Cyrano, Roxane, the duenna.
Ah! if I see but the faint glimmer of hope, then I draw out my letter!
(Roxane, masked, followed by the duenna, appears at the glass pane of the door. He opens quickly):
Enter!. . .
(Walking up to the duenna):
Two words with you, Duenna.
Four, Sir, an it like you.
Are you fond of sweet things?
Ay, I could eat myself sick on them!
CYRANO (catching up some of the paper bags from the counter):
Good. See you these two sonnets of Monsieur Beuserade. . .
. . .Which I fill for you with cream cakes!
THE DUENNA (changing her expression):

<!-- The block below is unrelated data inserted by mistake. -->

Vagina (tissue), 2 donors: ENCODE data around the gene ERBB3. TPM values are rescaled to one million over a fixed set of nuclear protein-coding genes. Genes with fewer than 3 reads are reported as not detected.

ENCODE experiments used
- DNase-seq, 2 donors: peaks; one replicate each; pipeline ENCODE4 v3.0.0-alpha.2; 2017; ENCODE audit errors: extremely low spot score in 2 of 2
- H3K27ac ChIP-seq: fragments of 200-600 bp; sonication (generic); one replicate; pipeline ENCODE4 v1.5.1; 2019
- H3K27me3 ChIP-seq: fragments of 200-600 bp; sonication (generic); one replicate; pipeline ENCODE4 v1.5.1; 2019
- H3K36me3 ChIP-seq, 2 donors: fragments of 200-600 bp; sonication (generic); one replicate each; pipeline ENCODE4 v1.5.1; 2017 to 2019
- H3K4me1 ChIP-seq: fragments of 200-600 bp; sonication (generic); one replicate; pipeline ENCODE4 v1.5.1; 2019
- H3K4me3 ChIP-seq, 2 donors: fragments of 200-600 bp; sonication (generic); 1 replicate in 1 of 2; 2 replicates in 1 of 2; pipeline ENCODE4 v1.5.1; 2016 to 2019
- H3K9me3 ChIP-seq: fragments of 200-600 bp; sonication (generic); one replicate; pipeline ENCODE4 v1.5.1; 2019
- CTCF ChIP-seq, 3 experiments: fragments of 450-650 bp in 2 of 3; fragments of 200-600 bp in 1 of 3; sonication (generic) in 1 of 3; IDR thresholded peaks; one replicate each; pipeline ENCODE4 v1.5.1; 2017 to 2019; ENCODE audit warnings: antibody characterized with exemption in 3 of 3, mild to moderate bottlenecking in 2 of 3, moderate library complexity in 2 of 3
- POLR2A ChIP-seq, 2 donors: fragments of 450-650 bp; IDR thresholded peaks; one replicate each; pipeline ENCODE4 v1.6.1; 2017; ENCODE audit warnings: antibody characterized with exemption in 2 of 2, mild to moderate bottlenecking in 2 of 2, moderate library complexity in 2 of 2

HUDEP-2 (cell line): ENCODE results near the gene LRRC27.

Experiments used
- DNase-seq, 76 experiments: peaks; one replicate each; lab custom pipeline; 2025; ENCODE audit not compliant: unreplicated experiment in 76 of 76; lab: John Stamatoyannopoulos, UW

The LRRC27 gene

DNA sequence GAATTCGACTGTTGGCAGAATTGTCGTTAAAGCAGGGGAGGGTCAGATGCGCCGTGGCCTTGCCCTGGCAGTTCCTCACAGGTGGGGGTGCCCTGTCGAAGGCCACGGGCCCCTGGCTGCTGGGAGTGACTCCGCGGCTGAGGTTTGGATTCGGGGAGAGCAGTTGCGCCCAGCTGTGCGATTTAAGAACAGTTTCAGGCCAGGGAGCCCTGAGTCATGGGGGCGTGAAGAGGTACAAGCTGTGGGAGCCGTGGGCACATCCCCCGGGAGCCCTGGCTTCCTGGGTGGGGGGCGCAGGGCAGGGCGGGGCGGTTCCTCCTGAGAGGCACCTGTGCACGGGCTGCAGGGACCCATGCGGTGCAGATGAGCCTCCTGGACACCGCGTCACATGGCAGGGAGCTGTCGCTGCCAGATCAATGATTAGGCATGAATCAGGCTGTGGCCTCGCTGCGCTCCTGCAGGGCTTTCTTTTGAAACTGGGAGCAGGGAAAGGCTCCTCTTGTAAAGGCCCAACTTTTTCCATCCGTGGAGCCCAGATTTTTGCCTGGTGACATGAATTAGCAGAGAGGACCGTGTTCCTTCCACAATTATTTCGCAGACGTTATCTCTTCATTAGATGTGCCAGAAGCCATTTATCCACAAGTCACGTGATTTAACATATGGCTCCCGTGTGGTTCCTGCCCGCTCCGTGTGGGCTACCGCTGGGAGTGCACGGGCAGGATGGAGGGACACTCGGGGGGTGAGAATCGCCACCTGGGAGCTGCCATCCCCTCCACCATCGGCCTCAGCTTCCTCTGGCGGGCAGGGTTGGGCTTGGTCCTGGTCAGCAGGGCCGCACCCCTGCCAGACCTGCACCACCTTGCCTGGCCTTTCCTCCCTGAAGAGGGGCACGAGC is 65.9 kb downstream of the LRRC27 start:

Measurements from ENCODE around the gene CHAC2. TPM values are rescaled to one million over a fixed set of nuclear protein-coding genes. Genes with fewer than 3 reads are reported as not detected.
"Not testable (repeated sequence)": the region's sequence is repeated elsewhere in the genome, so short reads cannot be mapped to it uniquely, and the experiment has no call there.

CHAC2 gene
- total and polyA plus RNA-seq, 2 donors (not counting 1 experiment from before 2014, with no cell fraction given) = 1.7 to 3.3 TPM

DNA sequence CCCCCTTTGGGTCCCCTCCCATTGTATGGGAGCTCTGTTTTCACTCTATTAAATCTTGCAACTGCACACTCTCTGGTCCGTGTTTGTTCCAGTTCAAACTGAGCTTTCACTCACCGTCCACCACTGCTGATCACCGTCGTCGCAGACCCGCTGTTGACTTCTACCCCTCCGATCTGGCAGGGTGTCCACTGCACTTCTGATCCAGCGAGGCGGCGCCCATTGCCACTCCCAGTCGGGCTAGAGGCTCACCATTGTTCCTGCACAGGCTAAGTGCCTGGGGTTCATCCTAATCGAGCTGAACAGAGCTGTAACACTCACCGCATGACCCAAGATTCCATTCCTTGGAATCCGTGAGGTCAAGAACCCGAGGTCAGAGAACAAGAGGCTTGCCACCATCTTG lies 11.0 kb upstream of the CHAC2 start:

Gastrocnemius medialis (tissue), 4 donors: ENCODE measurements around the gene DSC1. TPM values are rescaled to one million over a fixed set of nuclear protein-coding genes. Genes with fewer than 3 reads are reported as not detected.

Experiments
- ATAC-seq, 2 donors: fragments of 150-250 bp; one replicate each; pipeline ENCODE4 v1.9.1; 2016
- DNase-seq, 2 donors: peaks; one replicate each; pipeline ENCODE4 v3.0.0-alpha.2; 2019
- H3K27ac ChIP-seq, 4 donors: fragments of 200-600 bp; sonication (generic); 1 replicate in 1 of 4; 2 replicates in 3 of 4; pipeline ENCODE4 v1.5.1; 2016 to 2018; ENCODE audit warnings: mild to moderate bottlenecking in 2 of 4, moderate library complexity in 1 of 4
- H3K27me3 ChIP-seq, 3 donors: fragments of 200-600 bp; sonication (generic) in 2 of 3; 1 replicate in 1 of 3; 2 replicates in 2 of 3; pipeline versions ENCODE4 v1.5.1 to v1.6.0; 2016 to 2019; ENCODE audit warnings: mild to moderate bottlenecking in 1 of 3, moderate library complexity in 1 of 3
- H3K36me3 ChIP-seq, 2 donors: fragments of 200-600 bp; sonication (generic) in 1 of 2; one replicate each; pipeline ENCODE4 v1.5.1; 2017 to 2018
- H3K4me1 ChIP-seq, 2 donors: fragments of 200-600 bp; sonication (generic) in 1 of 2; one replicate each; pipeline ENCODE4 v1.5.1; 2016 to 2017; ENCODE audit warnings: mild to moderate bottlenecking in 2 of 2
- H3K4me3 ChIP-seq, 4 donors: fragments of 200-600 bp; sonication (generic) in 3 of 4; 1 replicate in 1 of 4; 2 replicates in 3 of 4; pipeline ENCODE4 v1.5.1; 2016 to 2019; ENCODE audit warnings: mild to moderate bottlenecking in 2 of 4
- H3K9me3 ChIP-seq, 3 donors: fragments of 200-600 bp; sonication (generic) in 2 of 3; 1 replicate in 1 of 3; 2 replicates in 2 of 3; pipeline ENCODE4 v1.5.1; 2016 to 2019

What say you to the cake they call a little puff?
If made with cream, Sir, I love them passing well.
Here I plunge six for your eating into the bosom of a poem by Saint Amant!
And in these verses of Chapelain I glide a lighter morsel. Stay, love you hot
Ay, to the core of my heart!
CYRANO (filling her arms with the bags):
Pleasure me then; go eat them all in the street.
But. . .
CYRANO (pushing her out):
And come not back till the very last crumb be eaten!
(He shuts the door, comes down toward Roxane, and, uncovering, stands at a respectful distance from her.)
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